So what does it take to be a job maximizer?
Choose Your Talent. Who do you want to employ? AutonomyWorks focuses on people with autism. Shinola focuses on former auto workers. There are many other segments of the labor force who are underemployed or underutilized.
Find Your Market. What products or services can these workers best make or provide? This is where the entrepreneurial magic comes into play. You need to find something that suits your people and also generates a sustainable profit. Friedman recommends looking for markets where work has been off-shored or automated, and that have low capital requirements.
Design Your System. What innovations do you need to meet the unique needs and bring out the best in your workers? This might involve rethinking hiring, process design, management, or organizational culture. The key is turning people’s disadvantage in society into your company’s competitive advantage in the marketplace.
Over the last twenty years, we have successfully created an entirely new economic sector in which social entrepreneurs maximize purpose over profit. It’s time to turn this entrepreneurial spirit on a new goal: job creation. We need more people like Dave Friedman and more companies like Shinola — job maximizers and employment entrepreneurs.
How Danfoss created jobs by downsizing
Industrial manufacturer Danfoss is the largest employer in southern Denmark, but in 2003 it faced the painful task of scaling down its workforce in the region. With a hit to headquarters’ morale inevitable, Danfoss’s leadership decided to engage with affected professionals in a completely new way. The idea was to recognize the region’s potential as an industry cluster, and to facilitate a process by which many of those skilled former Danfoss executives could establish themselves as high-impact entrepreneurs within it. Danfoss provided seed capital for new ventures using innovative funding mechanisms that distributed the risk between itself and the entrepreneur. It especially encouraged startups in areas complementary to its own business so that it could lend support both as an investor and as a customer—and was soon benefiting along both lines. Danfoss has earned a healthy return on the investments, and its access to sophisticated new services and products helps fuel its competitive advantage. The company’s sales subsequently jumped by €22 million.
But the benefits go far beyond Danfoss’s success. Hiring by the new ecosystem of startups brought unemployment in its region of Denmark down by 1.4 percent. The surprising outcome of Danfoss’s shedding workers was a beneficial churn into new deployments that has helped to counter industrial decline in the region.
The important lesson of this story is that this innovative approach was not led by the Danish government or a non-governmental organization; it was Danfoss itself that recognized the executive talent potentially going to waste and piloted new structures to employ it. Also note that Danfoss’s approach is a job creation model that can travel easily; it does not depend on any unique features of Danfoss’s business or the Danish economy. It is, more than anything, a change in mindset that teaches how important it can be to look at a downsizing situation through a different strategic lens. In any year, Danfoss would have made many purchases and investments. By putting the emphasis on job creation, it found it could do so in ways that also boosted regional employment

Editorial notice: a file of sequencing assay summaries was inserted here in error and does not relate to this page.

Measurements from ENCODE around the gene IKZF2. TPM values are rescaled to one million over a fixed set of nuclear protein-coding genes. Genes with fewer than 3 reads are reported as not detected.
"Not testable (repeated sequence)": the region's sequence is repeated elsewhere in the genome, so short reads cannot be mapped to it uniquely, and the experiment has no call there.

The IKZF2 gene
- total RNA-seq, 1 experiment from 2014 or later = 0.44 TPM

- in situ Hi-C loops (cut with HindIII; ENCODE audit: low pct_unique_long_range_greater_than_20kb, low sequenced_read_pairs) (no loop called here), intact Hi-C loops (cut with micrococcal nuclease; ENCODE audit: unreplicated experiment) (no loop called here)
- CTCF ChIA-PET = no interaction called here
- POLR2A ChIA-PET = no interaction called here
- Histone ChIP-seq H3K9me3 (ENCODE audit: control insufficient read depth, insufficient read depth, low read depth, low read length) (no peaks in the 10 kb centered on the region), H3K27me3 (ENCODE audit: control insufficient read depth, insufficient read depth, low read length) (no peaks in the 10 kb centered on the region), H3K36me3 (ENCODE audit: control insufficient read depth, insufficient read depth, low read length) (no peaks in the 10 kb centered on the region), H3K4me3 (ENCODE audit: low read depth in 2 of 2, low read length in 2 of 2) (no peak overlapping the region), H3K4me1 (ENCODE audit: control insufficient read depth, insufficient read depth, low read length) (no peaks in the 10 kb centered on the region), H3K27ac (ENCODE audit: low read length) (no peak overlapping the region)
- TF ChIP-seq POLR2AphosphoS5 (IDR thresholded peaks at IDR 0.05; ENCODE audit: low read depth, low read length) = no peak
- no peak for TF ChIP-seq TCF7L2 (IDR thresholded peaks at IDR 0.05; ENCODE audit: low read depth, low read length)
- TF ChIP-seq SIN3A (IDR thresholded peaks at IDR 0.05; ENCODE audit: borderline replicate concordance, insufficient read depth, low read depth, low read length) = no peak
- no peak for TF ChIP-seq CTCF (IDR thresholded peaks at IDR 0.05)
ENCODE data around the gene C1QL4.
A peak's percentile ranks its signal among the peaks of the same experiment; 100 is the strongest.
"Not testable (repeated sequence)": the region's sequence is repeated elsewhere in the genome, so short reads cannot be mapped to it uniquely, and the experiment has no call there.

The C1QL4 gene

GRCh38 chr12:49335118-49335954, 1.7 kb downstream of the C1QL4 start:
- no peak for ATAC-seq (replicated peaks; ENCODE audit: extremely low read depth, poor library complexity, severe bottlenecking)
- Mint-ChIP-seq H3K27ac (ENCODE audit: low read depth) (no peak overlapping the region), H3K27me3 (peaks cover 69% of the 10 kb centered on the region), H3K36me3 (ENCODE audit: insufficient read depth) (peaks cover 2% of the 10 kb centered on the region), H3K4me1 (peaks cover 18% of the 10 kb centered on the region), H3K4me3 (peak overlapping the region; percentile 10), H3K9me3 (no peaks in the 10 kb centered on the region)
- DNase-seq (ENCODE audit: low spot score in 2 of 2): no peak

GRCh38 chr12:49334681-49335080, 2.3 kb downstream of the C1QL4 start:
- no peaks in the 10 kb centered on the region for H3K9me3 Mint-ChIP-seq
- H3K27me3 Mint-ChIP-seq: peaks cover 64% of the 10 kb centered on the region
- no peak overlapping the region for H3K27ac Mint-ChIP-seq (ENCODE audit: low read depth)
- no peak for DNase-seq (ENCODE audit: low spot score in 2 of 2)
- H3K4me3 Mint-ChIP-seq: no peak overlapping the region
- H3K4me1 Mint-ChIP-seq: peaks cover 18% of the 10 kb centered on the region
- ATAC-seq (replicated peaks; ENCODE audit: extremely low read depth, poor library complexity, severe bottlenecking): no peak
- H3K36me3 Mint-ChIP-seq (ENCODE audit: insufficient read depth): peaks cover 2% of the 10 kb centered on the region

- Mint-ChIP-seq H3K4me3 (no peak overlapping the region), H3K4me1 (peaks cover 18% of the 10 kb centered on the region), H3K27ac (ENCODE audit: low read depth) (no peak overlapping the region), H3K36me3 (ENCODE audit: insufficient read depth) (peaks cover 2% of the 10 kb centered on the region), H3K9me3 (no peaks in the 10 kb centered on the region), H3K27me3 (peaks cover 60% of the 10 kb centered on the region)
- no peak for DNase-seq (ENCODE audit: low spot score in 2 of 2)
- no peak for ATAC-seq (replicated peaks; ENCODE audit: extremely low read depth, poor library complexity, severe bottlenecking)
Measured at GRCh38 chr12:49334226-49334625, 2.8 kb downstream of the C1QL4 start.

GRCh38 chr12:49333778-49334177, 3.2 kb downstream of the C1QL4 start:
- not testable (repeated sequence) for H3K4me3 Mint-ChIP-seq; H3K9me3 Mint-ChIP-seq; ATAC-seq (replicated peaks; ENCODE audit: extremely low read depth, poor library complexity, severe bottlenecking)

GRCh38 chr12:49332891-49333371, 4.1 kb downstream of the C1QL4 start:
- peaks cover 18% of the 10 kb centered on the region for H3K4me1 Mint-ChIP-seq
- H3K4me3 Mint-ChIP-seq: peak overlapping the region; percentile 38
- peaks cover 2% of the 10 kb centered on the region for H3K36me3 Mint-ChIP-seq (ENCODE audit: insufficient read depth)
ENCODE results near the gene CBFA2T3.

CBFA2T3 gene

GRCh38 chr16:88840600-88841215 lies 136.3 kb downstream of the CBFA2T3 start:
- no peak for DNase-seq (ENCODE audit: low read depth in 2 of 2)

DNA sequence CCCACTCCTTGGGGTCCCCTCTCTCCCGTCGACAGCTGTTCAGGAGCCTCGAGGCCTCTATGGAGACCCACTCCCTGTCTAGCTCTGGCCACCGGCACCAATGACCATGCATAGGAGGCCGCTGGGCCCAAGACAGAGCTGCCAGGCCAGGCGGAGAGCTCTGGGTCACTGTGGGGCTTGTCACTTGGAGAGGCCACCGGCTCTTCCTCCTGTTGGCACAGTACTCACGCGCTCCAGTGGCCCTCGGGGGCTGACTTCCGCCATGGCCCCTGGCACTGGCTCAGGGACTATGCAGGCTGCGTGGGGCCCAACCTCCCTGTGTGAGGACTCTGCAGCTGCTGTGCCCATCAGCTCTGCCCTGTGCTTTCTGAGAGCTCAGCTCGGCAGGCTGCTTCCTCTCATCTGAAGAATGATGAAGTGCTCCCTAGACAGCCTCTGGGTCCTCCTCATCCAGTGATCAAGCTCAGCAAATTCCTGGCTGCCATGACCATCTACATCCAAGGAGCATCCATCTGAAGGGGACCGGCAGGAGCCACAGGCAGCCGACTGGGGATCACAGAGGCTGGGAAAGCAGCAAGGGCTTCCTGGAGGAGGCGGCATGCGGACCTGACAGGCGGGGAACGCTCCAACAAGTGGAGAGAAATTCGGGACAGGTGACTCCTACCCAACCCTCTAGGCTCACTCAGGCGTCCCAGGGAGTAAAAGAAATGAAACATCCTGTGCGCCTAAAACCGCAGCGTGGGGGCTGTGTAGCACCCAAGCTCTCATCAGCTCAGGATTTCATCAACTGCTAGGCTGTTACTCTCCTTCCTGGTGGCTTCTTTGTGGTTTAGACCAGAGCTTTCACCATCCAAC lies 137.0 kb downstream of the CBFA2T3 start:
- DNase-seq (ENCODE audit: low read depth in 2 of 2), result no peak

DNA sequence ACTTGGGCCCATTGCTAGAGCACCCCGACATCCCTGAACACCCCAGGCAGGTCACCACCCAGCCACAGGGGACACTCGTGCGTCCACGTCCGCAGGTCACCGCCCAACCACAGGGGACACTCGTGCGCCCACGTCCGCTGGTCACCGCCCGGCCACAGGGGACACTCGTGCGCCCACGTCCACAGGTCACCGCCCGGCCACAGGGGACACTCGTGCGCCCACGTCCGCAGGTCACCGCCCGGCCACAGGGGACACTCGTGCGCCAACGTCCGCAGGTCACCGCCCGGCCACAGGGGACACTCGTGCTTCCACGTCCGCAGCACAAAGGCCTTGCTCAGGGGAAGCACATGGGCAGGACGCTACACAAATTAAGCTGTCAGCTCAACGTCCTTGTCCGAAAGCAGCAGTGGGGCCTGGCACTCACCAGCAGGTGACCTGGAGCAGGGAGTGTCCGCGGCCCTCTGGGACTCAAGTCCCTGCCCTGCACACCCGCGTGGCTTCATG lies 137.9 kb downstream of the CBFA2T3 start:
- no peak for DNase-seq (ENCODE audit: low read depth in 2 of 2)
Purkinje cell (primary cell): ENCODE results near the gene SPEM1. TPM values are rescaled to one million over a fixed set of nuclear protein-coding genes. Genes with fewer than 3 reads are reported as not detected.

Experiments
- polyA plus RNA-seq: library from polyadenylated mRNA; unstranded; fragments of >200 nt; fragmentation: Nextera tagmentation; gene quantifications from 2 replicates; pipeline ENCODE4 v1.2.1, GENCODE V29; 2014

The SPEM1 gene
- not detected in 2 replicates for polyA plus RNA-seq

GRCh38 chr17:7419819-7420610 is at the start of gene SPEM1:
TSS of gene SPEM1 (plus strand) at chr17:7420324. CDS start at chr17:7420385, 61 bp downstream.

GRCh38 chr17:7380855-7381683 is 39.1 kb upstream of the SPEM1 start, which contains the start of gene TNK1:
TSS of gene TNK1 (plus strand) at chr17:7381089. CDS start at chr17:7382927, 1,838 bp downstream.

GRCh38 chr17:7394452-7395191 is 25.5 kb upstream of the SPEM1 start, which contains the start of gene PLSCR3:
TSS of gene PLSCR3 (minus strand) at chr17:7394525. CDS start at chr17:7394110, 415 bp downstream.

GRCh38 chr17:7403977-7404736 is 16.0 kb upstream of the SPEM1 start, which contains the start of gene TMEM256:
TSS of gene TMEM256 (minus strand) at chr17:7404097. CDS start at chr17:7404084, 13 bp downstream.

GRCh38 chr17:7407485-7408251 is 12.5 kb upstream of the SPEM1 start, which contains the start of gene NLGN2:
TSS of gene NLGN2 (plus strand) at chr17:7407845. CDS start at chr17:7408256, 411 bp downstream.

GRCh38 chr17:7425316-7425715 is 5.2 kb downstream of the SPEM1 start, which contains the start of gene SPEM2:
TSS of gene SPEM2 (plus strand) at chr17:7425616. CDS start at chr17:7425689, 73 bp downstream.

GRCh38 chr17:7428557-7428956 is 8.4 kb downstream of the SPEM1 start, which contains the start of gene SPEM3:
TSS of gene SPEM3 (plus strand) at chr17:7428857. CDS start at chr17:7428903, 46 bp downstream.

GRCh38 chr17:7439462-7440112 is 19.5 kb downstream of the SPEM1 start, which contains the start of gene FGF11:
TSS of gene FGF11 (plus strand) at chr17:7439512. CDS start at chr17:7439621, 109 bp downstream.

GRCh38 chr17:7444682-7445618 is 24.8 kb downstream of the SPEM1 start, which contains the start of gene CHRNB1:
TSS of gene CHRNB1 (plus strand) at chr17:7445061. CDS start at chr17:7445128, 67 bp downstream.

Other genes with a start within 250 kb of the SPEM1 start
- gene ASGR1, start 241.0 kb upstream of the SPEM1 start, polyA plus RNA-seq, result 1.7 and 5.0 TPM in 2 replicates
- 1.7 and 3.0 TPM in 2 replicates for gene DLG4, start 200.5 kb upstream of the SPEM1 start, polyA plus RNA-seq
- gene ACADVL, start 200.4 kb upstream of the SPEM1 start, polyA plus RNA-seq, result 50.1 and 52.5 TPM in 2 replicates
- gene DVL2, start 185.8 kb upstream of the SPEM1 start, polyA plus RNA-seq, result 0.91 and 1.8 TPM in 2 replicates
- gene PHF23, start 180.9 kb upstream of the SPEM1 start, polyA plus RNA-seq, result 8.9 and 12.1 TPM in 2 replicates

Now in the last several months friends have introduced me to how very large and rapidly growing the maker movement is. I find myself surprised at how sophisticated and well developed a subculture it is, with its own MAKE magazine, online design-sharing sites, hundreds of physical "hackerspaces" with publicly usable 3D printers (I even discovered one in my medium-sized hometown), and "Maker Faires" attracting tens of thousands of people to learn how to make everything from trousers to a circuit board that enables your houseplants to send you a text message that it needs watering.
"Pineland Center in New Gloucester, Maine was established in 1908 to serve as a home for the mentally handicapped of Maine. At the time of its official closing in 1996, Pineland consisted of a 28-building campus and 1600-plus acres. A large part of the acreage consisted of farmland which had at one time been cultivated to sustain the needs of the Center's staff and residents.
Through its real estate branch, October Corporation, the Libra Foundation of Portland, Maine purchased the Pineland campus and approximately 900 acres of farmland in June 2000. Since that time, extensive renovation, new construction and additional land purchases have brought both the campus and the farms back to life. The Pineland property now encompasses a 19-building campus and 5,000 acres of farmland.
The Foundation's vision for the campus is to create a unique community by attracting a variety of non-profit and for-profit businesses, organizations and services to lease space in the buildings. Tenants enjoy amenities on the campus such as a conference center, cafeteria and YMCA, as well as access to the farm programs and facilities.